Now that last year's journey with the delightful Sophie is behind us, it's a good time to revisit the final chapter of the Atelier series' Dusk trilogy. Atelier Shallie is now available as a portable adventure so let's see how this plus-sized tale holds up.
Before I start the review, I should mention that I own every single PlayStation 3 Atelier game. That is, except for Shallie. So, when I saw that it was coming soon for Vita as a Plus edition, I jumped at the opportunity to play and review it. Therefore, I unfortunately can't fairly compare this version to the original. In other words, this review is written with a fresh perspective from a series fan.
Atelier Shallie follows the stories of Shallistera and Shallotte who are both nicknamed Shallie. Shallistera is on an adventure to help save her town from a drought while Shallotte performs menial jobs with big aspirations in her heart. Soon into the tale, Shallistera crash-lands her ship into Shallotte's hometown. They eventually meet after a few confusing situations where townsfolk say "Shallie" then both of them respond. It's a fantastic way to start a story and thankfully, everything that happens afterwards is nothing short of memorable. You'll meet familiar faces such as Ayesha, Logy, and Escha as well as many more entertaining chums like the adorable Homura. To tie it all together, colourful visuals and a lovely soundtrack full of catchy tunes make the world come alive.
Near the beginning of your journey, you have to decide which of the two Shallies you'd like to play as. Considering they meet up shortly into the story, this decision doesn't change the plot so much that you'll be compelled to play through it again after you see the credits roll. There is New Game Plus, though, so playing as the other girl is always an option. For the record, I mostly played as Shallistera.
Atelier Shallie features streamlined gameplay without any sort of time constraint. You can warp around town and travel to various world locations easily which makes accomplishing tasks feel rewarding as opposed to monotonous. Also, this dynamic allows you to enjoy the campaign at your own pace. If you're the kind of gamer who prefers reading endearing conversations between characters and slowly working through the story while taking on loads of side-quests then you're free to do so. On the other end of the spectrum, if you'd rather just see the plot unfold as quickly as possible then you can easily only accomplish the necessary tasks to move the story along. Either way you look at it: gathering materials, slaying all different kinds of monsters, fulfilling the locals' requests, optimizing your party members, and synthesizing alchemy items are all extremely fun tasks to take on. Speaking of alchemy, the system in place here is quite flexible as it allows you to hone each concoction to your liking with complexities such as property transfers and attribute chains.
I found the combat in Atelier Shallie to be impressively in-depth and constantly evolving. It starts out simply enough with characters attacking and performing skills which uses up MP. However, when your party grows larger than three members then you can have up to three extra folks on stand-by who can then perform Assists. These are either offensive (like chaining attacks) or defensive (by having characters step up to block oncoming blows). Whenever you issue an Assist, that character takes the place of the one that you just used and becomes part of your active party in the process. This constant juggling makes each battle rather exciting.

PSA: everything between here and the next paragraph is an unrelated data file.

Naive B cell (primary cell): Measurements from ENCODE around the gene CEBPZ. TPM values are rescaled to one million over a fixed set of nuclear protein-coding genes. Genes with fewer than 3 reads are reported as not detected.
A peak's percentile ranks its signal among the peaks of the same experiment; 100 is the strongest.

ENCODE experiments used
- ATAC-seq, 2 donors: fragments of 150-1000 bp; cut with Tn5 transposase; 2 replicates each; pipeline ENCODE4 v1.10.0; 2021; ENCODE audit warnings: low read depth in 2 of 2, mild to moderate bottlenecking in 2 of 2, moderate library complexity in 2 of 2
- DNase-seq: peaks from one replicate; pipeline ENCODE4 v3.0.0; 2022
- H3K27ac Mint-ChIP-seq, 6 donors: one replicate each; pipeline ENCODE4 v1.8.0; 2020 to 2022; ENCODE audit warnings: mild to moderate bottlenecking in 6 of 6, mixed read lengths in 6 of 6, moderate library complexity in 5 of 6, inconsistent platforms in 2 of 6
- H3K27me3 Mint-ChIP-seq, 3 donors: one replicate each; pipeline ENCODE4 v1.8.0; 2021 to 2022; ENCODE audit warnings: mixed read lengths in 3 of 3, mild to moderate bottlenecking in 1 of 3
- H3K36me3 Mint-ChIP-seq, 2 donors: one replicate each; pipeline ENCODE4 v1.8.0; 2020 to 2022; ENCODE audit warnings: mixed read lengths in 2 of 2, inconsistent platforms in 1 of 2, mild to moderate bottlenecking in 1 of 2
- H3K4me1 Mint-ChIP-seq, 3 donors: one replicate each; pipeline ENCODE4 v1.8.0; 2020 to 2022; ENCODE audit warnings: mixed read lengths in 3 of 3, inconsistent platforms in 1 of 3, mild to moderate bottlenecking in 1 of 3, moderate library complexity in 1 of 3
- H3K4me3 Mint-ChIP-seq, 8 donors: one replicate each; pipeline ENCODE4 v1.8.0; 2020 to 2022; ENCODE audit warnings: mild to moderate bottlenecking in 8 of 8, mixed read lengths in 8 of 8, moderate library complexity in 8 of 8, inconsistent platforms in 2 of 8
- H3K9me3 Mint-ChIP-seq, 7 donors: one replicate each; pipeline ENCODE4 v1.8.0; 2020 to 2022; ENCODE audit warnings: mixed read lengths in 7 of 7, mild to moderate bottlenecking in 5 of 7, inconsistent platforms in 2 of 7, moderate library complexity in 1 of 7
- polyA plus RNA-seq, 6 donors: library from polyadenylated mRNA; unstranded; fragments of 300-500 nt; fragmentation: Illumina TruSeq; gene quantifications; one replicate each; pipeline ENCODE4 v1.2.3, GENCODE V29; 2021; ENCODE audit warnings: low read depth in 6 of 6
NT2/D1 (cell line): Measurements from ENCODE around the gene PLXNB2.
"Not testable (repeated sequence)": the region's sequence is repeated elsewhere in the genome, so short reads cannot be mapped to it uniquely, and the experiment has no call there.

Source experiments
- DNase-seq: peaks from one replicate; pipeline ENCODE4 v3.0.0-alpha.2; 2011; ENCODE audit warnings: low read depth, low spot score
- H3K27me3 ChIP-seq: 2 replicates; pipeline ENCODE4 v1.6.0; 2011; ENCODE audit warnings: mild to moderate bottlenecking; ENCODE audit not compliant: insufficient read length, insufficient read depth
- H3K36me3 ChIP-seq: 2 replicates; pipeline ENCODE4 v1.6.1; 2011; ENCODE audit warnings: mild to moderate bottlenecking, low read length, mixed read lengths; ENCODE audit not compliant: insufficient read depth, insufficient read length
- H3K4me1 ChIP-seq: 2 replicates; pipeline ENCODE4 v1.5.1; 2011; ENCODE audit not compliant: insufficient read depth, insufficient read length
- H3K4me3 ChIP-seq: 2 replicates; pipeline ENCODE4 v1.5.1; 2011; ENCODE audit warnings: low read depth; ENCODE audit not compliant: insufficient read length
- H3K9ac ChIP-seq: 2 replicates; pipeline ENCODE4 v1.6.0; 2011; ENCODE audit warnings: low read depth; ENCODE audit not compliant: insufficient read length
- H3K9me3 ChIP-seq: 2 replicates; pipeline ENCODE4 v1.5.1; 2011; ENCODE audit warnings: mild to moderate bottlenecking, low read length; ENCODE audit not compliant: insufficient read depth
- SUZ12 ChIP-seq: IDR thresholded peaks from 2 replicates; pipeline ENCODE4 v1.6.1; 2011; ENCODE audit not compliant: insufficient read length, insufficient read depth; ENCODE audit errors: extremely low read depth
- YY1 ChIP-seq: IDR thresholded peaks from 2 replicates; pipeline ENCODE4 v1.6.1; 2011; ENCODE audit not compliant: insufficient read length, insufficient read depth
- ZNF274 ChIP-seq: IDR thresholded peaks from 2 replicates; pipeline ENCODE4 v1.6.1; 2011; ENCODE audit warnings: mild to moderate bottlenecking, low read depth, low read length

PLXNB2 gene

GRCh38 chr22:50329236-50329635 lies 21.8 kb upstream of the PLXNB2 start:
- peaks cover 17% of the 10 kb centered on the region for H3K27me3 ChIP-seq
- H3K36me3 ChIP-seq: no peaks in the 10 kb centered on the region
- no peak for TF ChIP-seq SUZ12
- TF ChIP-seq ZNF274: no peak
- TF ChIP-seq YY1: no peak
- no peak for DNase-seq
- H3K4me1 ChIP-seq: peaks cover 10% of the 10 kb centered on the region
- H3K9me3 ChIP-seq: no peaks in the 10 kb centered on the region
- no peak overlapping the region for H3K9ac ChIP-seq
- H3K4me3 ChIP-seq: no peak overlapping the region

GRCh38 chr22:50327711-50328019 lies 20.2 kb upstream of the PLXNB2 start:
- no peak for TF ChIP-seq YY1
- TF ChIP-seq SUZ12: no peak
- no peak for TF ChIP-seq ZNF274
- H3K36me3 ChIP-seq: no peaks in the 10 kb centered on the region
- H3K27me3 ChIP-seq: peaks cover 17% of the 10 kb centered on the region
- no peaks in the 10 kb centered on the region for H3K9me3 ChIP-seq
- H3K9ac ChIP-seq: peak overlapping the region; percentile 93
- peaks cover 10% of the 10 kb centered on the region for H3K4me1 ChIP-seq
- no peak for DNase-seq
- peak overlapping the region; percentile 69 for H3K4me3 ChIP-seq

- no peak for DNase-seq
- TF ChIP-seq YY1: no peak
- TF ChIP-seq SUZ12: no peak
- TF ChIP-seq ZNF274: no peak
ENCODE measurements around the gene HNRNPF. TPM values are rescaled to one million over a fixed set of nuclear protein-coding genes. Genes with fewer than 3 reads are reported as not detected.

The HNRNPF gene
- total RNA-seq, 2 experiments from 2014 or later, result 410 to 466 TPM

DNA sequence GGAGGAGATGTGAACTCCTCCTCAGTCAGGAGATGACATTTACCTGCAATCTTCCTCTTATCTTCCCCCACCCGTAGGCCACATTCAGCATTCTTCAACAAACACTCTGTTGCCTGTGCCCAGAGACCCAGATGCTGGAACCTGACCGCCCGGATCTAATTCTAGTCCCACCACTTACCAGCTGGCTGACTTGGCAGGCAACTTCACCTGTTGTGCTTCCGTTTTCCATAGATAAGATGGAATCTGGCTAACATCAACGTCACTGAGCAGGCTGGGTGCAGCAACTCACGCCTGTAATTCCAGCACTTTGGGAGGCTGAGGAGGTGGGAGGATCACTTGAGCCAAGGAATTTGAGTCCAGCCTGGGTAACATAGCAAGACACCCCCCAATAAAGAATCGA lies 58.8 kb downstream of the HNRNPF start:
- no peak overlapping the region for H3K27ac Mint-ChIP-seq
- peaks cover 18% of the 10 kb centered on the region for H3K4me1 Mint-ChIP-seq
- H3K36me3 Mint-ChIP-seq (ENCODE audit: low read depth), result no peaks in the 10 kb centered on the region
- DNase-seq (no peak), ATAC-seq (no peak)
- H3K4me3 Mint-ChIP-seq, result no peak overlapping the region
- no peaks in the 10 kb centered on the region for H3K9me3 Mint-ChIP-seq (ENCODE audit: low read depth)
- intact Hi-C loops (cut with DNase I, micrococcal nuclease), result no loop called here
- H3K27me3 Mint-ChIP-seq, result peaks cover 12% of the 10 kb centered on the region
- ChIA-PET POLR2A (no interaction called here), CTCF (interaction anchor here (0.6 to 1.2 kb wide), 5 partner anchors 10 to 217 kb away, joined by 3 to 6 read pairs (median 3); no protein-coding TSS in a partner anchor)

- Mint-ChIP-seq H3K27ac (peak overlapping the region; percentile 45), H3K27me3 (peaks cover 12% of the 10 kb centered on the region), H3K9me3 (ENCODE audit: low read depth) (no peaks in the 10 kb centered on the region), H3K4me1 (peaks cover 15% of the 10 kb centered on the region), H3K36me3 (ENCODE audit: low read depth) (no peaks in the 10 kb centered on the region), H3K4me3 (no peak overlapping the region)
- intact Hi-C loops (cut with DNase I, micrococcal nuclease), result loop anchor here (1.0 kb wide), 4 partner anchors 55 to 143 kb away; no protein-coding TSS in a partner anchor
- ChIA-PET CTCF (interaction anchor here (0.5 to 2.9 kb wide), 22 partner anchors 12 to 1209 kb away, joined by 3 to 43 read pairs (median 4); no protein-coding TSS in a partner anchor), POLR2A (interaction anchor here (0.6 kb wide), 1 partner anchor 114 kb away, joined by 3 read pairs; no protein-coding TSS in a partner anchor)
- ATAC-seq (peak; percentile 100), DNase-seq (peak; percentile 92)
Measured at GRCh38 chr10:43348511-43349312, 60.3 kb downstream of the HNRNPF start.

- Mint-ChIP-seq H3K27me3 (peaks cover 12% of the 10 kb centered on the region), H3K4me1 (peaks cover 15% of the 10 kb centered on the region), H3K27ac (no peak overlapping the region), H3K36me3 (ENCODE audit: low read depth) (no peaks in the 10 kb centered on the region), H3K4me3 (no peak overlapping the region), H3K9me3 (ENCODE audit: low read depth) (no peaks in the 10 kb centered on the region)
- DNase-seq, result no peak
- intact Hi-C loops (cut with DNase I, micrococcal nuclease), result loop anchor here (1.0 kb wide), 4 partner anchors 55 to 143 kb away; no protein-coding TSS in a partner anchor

The main problem that I have with the battle system is the Burst system. Basically, every attack increases the Burst meter and once it reaches 100%, your party becomes substantially stronger. This can take a lot of fun out of combat because outside of Burst mode, your party will likely be pathetic as they slowly chip away at their enemies. As soon as they enter Burst mode and possibly gain access to an Ultimate attack, they get insurmountably more capable. To put it simply, this is just too much of a contrast.
Besides the overpowered Burst mode, I found myself having to repeat tasks throughout the adventure. For example, you reach a point in every chapter where you have to basically wander around and accomplish as much of your to-do list as possible in order to advance the story. Before reaching this point, I often just synthesized a bunch of stuff, turned in a load of quests, and explored the continent. Then, it told me that I had to do all of that again with absolutely no progress being made. Of course, I learned my lesson and only did these kinds of activities during that period but you shouldn't have to hold off. It's counterproductive and annoying.
Finally, the environments are mostly composed of sand-filled areas that get repetitive early on. You'll visit some other locales such as a snow-covered plain, a mysterious castle, the inside of a ghost ship, and a tangled web of vines. However, it just isn't enough to break up the majority of the campaign which consists of generic environments. I guess a drought will have that affect, though.
Complaints aside, Atelier Shallie Plus: Alchemists of the Dusk Sea is a barrel of fun that any fan will love. In the end, its memorable cast of characters and refined gameplay make it a fantastic experience that ties up the Dusk trilogy wonderfully.
- + Enjoyable story, music, and characters
- + Intuitive and satisfying gameplay that allows you to progress at your own pace
- + Assist system makes battles exciting
- - Combat relies too much on the Burst system
- - Having to repeat tasks that you just accomplished is quite tedious
- - Environments could use more variety